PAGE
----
TENNANT, WiLmam, still to be remembered as the author of finder Fair, was born at Anstruther, in Fife, in the year 1785. A cripple almost.from his birth, and doomed to propel himself through life on crutches, he betook himself naturally to study, as requiring no exertion of the limbs. In 1799 he went to the neighboring university of St. Andrews where, however, he only remained two years, leaving it to join his brother, a eorn-agent, in business. In this his success was indifferent; and in 1813 he was fain to Accept the situation of parish school-master at Denino, a small hamlet about 4 m. from St. Andrews, with a salary of £40 a year. The year before, he had published his Anster Fair, a poem of much sprightliness and humor, notable as the first attempt to naturalize in our language the gay ottava rimy of the Italians; by Byron, soon after adopted with such splendid success in his Beppo and Don. Juan. The piece gradually made its way, and in 1814 a highly laudatory notice of it appeared in the Edinburgh Review, from the pen of the then omnipotent Jeffrey. In 1816 Mr. Tennant became teacher of a school at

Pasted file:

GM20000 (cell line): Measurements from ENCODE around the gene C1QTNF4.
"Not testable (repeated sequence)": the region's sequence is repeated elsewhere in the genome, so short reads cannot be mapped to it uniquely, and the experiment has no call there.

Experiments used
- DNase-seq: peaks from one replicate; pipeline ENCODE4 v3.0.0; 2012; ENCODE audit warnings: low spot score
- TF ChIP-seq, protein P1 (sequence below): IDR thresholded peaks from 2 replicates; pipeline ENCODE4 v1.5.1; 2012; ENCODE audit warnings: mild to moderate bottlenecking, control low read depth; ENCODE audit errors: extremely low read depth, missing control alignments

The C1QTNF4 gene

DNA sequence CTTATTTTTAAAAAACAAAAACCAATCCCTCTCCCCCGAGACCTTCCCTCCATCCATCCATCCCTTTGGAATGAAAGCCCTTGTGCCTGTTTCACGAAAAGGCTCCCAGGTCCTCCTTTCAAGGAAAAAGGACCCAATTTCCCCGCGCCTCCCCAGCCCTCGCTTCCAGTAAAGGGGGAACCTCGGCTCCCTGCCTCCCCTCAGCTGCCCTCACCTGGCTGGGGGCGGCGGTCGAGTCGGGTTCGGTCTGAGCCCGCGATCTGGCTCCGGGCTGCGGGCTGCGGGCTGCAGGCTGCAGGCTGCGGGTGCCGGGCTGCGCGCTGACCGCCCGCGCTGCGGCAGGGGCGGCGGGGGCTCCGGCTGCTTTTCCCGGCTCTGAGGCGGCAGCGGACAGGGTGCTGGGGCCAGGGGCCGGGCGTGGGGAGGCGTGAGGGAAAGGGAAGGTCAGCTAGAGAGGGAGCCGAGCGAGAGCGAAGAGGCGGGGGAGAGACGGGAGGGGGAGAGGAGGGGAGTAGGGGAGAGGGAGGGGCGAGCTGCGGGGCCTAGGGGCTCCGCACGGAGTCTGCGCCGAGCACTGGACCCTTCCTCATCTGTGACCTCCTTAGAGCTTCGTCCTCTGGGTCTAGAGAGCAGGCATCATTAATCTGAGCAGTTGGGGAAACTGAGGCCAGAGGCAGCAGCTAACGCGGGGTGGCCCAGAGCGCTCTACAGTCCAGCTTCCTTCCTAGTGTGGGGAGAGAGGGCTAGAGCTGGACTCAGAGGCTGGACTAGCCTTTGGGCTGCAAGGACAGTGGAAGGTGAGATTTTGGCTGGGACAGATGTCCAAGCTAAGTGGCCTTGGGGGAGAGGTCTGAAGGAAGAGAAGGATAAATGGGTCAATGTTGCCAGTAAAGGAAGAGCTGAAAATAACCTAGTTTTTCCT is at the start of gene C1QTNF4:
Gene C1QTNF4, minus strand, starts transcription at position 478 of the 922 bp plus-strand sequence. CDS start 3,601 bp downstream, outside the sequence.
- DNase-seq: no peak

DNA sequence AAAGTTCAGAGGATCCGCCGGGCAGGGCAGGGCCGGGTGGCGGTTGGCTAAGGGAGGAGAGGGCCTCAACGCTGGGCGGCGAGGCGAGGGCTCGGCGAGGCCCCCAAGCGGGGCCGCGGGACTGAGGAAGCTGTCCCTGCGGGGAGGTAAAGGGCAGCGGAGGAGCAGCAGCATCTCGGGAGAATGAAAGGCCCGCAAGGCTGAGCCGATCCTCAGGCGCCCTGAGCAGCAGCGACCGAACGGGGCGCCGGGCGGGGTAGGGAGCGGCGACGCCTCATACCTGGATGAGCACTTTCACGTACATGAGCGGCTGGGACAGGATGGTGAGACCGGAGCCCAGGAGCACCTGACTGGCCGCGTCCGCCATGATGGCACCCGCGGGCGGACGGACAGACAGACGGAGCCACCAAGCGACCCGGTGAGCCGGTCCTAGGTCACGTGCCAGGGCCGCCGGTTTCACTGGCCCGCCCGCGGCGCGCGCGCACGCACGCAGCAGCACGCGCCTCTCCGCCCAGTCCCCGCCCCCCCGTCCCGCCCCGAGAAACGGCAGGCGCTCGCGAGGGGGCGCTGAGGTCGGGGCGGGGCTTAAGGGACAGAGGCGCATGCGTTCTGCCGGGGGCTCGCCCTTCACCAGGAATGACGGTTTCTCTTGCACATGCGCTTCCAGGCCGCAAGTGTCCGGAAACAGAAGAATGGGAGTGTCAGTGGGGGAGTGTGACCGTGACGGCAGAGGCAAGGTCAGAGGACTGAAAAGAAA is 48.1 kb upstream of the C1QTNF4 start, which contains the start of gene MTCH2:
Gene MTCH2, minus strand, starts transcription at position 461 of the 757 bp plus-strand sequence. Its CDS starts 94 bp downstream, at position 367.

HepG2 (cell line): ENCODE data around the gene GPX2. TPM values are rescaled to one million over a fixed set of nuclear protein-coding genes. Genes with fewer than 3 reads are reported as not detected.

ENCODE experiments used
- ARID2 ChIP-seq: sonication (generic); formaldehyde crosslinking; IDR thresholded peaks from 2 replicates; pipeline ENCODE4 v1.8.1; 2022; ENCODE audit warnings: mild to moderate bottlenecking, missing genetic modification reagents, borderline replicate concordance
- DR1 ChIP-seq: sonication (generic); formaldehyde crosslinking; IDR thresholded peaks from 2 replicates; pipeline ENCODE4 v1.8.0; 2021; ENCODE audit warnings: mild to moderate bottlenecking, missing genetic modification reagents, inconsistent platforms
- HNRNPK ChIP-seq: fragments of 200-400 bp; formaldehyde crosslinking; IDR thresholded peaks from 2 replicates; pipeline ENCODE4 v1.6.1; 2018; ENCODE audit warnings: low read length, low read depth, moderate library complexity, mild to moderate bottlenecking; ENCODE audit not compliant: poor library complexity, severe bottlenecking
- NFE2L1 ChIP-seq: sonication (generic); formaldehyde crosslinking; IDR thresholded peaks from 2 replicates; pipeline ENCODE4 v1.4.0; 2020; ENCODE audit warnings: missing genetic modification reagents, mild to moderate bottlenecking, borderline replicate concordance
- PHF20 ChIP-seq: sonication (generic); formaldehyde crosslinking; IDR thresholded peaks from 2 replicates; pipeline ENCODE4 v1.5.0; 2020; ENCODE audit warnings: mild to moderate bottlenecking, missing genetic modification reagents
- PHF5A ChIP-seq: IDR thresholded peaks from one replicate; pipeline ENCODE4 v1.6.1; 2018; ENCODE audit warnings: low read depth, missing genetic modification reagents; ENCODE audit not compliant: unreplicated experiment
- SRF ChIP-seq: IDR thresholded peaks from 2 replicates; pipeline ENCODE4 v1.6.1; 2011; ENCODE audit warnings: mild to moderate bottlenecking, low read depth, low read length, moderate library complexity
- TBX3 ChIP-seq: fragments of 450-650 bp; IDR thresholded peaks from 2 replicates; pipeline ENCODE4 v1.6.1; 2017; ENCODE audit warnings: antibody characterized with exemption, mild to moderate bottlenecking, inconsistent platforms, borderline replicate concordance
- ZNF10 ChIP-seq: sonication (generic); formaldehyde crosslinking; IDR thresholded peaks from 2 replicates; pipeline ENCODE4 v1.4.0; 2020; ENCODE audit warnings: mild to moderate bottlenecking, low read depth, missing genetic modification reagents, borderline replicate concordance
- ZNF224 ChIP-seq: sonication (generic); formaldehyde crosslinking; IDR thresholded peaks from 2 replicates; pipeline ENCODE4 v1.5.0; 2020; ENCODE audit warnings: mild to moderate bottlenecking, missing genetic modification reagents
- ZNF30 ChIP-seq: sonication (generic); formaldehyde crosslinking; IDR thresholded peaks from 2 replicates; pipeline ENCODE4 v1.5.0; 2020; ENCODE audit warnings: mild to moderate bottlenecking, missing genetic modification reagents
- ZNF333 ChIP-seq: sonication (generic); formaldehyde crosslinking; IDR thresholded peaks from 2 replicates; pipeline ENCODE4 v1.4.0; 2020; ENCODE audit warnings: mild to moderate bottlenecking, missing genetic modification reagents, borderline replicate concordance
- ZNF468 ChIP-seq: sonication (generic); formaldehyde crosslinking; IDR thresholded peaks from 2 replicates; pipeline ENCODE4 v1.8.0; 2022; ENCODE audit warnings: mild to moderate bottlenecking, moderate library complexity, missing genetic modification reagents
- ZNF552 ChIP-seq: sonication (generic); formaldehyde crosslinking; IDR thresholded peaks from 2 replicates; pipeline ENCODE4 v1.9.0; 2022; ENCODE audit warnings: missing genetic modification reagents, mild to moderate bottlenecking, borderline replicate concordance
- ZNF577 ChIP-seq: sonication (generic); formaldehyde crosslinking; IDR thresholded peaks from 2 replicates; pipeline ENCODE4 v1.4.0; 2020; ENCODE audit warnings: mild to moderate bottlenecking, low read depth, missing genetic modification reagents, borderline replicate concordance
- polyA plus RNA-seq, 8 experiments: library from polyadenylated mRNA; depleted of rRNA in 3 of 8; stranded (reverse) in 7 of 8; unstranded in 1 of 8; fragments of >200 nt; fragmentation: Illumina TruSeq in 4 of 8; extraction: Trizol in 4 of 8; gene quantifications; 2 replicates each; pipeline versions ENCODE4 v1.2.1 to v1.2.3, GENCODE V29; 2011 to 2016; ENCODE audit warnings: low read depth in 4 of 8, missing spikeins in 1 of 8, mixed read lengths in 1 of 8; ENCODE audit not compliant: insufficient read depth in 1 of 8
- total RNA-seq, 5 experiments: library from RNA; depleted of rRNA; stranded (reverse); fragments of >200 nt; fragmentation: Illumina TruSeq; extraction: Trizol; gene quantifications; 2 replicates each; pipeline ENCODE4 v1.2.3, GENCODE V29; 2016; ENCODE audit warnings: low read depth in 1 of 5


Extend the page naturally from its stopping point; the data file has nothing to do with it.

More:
Lasswade. near Edinburgh, whence three years afterward, he transferred his services to the academy of Dollar in Clackmannanshire. His attainments as a linguist were extra ordinary; and in 1835 he was appointed professor of oriental languages in the university of St. Andrews—a post for which, perhaps, not many men then living had similar quali fications. In connection with his new duties, he published, in 1840, grammars of the Syriac and Chaldee languages. He died Feb. 15, 1848, at his residence near Dollar, where his summers were usually spent. He was one of the most genial and amiable of men. Besides other miscellanies in verse, he gave to the world, in 1822, The Thane of Fife, a Poem; in 1823, Cardinal Beaton, a Tragedy; and John Baliol, a Drama. None of these later productions had much success, or did anything to increase the lit erary reputation which his first work had won for him.